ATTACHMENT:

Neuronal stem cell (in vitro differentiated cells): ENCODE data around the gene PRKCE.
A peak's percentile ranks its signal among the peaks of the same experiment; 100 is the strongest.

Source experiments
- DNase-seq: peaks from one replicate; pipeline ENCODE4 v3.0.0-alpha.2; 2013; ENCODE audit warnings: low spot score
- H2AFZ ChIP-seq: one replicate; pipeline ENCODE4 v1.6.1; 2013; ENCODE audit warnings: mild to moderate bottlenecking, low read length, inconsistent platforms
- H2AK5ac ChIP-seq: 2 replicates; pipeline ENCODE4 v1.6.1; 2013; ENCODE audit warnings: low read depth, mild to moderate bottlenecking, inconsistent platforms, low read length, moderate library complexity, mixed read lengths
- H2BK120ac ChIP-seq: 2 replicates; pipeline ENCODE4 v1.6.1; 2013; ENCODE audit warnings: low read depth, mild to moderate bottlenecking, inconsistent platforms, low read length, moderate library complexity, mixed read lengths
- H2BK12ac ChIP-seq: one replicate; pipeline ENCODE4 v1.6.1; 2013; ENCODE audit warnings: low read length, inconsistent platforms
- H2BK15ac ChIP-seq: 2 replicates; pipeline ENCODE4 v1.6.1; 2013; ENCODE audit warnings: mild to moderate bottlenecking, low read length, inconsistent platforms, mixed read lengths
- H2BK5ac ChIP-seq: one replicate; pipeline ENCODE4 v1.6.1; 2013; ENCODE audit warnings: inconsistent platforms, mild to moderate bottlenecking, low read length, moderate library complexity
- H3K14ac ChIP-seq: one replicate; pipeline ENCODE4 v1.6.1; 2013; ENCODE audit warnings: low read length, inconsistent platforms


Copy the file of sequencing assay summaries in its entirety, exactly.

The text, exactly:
Neuronal stem cell (in vitro differentiated cells): ENCODE data around the gene PRKCE.
A peak's percentile ranks its signal among the peaks of the same experiment; 100 is the strongest.

Source experiments
- DNase-seq: peaks from one replicate; pipeline ENCODE4 v3.0.0-alpha.2; 2013; ENCODE audit warnings: low spot score
- H2AFZ ChIP-seq: one replicate; pipeline ENCODE4 v1.6.1; 2013; ENCODE audit warnings: mild to moderate bottlenecking, low read length, inconsistent platforms
- H2AK5ac ChIP-seq: 2 replicates; pipeline ENCODE4 v1.6.1; 2013; ENCODE audit warnings: low read depth, mild to moderate bottlenecking, inconsistent platforms, low read length, moderate library complexity, mixed read lengths
- H2BK120ac ChIP-seq: 2 replicates; pipeline ENCODE4 v1.6.1; 2013; ENCODE audit warnings: low read depth, mild to moderate bottlenecking, inconsistent platforms, low read length, moderate library complexity, mixed read lengths
- H2BK12ac ChIP-seq: one replicate; pipeline ENCODE4 v1.6.1; 2013; ENCODE audit warnings: low read length, inconsistent platforms
- H2BK15ac ChIP-seq: 2 replicates; pipeline ENCODE4 v1.6.1; 2013; ENCODE audit warnings: mild to moderate bottlenecking, low read length, inconsistent platforms, mixed read lengths
- H2BK5ac ChIP-seq: one replicate; pipeline ENCODE4 v1.6.1; 2013; ENCODE audit warnings: inconsistent platforms, mild to moderate bottlenecking, low read length, moderate library complexity
- H3K14ac ChIP-seq: one replicate; pipeline ENCODE4 v1.6.1; 2013; ENCODE audit warnings: low read length, inconsistent platforms